Dick Herfindahl: State forests offer abundance of outdoor opportunity

Published 6:44 pm Friday, October 20, 2017

Woods & Water by Dick Herfindahl

After having just spent a few days up at the cabin enjoying some nice weather and the beautiful fall colors I was already ready for more. There is something about being up north and on the water that gives me that certain feeling that I just can’t ever seem to get enough of.

I don’t believe that I can think of anything better than coming into the cabin on a cold day and feeling the warmth of a wood stove. We have enough wood split and stacked at our cabin to last a couple of years and are surrounded by a pretty much limitless supply of birch and pine. While there, we had temperatures that dipped down to the low 30’s and upper 20’s at night and that old wood stove kept it nice and toasty inside the cabin.

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For years I camped with a pickup camper, which made sense because I could pull a boat wherever I went. I almost never camped without taking the boat and even when I left it at home I would find a way to do some fishing. When I was younger, camping without fishing was usually not an option.

I loved heading north in the fall for some late season fishing and that camper had a heater that would almost drive you out. There was no better feeling than coming off of the lake chilled to the bone and climbing into that nice warm camper.

Campsites such as this one can be found on many of the lakes throughout state forests, as well as the Chippewa National Forest. They are free to use for up to 14 days and are on a first-come basis. – Provided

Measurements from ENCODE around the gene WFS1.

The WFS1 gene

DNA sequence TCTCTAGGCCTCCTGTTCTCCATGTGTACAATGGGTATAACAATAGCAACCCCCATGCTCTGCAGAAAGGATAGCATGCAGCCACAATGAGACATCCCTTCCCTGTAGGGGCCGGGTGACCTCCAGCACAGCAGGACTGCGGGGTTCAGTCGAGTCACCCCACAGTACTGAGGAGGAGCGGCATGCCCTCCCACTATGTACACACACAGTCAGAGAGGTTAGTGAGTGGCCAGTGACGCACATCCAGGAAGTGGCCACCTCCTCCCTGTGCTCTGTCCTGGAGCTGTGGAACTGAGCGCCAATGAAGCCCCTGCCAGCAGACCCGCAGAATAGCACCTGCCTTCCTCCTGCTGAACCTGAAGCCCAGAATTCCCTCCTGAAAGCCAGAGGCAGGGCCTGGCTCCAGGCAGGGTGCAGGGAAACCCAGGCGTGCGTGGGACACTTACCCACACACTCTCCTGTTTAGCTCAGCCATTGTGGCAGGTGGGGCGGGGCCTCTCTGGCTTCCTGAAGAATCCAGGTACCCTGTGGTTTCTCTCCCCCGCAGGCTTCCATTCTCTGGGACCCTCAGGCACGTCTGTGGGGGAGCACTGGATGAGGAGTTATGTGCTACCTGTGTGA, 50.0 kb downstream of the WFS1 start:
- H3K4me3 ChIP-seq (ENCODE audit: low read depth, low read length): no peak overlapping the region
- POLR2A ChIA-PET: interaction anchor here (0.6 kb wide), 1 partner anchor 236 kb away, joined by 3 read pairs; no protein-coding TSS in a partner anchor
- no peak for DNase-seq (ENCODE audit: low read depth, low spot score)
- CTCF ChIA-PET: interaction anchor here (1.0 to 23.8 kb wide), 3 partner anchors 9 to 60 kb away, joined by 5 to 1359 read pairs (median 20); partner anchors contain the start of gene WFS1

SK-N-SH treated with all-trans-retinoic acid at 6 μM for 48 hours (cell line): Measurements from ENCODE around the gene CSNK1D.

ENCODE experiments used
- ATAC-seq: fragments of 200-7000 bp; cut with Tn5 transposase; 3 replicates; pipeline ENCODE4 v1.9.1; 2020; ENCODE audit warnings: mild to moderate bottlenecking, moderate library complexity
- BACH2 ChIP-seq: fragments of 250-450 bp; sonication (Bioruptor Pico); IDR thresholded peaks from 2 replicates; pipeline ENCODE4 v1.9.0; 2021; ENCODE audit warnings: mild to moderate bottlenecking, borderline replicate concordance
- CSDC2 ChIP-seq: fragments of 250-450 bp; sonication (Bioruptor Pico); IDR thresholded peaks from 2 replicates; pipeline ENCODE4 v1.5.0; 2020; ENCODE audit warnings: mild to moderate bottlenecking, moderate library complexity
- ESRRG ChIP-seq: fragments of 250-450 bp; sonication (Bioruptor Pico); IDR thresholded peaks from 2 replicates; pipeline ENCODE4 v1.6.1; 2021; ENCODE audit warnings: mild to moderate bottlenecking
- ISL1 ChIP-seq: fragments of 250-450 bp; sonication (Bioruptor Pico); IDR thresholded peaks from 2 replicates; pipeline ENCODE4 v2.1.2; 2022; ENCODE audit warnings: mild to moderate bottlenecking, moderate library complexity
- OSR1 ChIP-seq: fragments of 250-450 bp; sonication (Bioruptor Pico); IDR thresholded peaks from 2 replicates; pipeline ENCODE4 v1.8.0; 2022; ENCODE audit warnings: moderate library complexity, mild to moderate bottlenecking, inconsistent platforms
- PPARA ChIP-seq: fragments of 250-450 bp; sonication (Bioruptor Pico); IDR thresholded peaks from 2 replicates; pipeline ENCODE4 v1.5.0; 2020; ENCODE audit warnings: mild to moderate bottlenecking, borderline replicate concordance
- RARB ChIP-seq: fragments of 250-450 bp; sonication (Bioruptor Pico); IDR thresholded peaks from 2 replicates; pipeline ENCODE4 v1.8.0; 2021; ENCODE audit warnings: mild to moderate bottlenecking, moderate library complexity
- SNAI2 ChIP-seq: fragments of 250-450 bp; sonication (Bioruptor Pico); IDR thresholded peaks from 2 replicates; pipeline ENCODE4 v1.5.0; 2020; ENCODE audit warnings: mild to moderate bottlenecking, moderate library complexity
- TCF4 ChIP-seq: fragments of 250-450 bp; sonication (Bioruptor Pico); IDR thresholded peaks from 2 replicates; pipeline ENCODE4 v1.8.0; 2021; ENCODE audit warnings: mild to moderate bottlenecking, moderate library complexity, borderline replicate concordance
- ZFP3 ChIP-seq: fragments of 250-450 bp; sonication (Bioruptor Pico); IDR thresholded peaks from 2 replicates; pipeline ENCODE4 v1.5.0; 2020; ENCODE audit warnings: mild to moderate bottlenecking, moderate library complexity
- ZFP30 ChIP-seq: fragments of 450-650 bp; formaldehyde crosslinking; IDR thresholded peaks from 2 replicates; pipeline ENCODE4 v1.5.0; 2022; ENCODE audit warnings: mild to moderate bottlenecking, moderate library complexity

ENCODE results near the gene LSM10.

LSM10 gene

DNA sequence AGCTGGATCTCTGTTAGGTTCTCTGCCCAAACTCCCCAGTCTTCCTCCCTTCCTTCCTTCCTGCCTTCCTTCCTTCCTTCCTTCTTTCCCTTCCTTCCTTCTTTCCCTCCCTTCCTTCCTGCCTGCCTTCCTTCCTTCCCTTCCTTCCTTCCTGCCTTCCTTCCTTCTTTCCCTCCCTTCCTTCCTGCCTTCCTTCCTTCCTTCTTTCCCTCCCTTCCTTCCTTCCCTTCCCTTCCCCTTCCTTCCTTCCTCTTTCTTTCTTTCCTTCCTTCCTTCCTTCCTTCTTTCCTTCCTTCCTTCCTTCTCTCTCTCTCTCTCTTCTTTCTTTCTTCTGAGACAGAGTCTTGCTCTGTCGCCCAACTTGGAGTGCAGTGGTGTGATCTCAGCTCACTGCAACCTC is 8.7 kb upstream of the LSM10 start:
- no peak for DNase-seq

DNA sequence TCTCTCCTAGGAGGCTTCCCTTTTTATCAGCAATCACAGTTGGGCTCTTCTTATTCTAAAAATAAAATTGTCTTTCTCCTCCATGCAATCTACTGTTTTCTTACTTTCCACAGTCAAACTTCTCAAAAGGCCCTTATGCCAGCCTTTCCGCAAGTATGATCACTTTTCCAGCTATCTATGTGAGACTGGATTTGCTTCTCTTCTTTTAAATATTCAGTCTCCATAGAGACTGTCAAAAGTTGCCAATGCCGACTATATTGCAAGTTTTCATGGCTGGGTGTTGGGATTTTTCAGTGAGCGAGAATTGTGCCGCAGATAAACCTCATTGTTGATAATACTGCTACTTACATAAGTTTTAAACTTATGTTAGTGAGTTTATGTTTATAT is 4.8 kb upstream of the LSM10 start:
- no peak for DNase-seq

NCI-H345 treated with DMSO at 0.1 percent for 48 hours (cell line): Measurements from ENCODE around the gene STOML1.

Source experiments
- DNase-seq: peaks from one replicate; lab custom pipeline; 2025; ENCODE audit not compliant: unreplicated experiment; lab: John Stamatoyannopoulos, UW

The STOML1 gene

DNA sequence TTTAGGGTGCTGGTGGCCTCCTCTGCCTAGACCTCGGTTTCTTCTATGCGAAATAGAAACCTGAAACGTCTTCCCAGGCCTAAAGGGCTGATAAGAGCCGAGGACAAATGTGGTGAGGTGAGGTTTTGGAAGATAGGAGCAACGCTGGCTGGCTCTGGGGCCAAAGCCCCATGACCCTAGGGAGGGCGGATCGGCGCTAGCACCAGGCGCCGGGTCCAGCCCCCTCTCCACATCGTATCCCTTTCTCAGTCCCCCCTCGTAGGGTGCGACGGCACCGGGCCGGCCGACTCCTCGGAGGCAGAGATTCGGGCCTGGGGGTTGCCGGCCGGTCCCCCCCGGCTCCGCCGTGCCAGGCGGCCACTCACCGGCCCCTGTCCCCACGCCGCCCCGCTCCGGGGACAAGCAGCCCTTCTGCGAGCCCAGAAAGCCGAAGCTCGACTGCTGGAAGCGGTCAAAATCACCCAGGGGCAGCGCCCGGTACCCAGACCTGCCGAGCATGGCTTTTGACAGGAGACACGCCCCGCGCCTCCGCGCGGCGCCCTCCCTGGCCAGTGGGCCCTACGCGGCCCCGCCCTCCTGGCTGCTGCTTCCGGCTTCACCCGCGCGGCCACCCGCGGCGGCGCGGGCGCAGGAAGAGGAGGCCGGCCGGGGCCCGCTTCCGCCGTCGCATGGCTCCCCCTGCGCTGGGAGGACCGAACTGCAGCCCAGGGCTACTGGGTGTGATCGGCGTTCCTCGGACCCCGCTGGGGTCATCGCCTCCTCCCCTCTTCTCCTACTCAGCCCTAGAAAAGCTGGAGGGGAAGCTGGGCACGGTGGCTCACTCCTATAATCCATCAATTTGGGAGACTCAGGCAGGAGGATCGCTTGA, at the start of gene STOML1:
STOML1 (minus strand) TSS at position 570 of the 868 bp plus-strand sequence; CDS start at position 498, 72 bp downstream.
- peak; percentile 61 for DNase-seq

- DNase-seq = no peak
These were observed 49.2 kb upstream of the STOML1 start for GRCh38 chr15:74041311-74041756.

This year, like every year when we visit Spider Lake, we packed a shore lunch which usually consists of sandwiches, chips and pop. We will stop at one of the National Forest campsites located on Spider to enjoy a little leg stretching and eat lunch. My grandson Dylan told me that this is something that he looks forward to each time we go to this lake.

The Minnesota Department of Natural Resources has produced six new, state-of-the-art maps that will make it easier and safer for people to explore, hunt, and recreate in state forests. 

“The DNR has updated six state forests with 53 more to go,” said Forrest Boe, director of the DNR Forestry Division. “This five-year effort will include updating maps for all of Minnesota’s state forests.”

State forest users now have two maps options. A geoPDF map will allow users to download a map onto a mobile device using a variety of map apps and then track their location as a blue dot on the screen. The new user-friendly paper maps highlight the unique recreation features of each forest and include pop-out maps for popular campgrounds and day-use areas.

“The little blue dot that appears on the map on my phone goes with me whether I’m on or off-trail,” said Laura Duffey, DNR state forest map project coordinator. “This feature lets people know exactly where they are in a state forest—no more getting lost.”

The maps are also more detailed than previous versions and highlight the endless recreation opportunities in state forests, such as hiking, mountain biking, birding, berry picking, cross-country skiing, hunting, and horseback, ATV and snowmobile riding. Many state forests also offer campgrounds, fishing piers, boat launches, swimming beaches, and picnic areas.

The new maps also show locations of National Park Service campsites along the St. Croix. River. Digital geoPDF maps are available on the state forest’s webpage at www.mndnr.gov/stateforests.

People can get a free paper map at a local DNR office or the DNR Info Center by sending an email to info.dnr@state.mn.us or calling 888-646-6367, Monday-Friday 8 a.m.-8 p.m. and Saturdays 9 a.m.-1 p.m.

Until next time: Take some time to enjoy the fall colors, hunt a little waterfowl and maybe even do some late fall fishing.

Please take some time to honor those that have sacrificed so much for the freedoms we enjoy today. Also, take a little extra time to remember those who made the ultimate sacrifice, those who served and those troops serving today.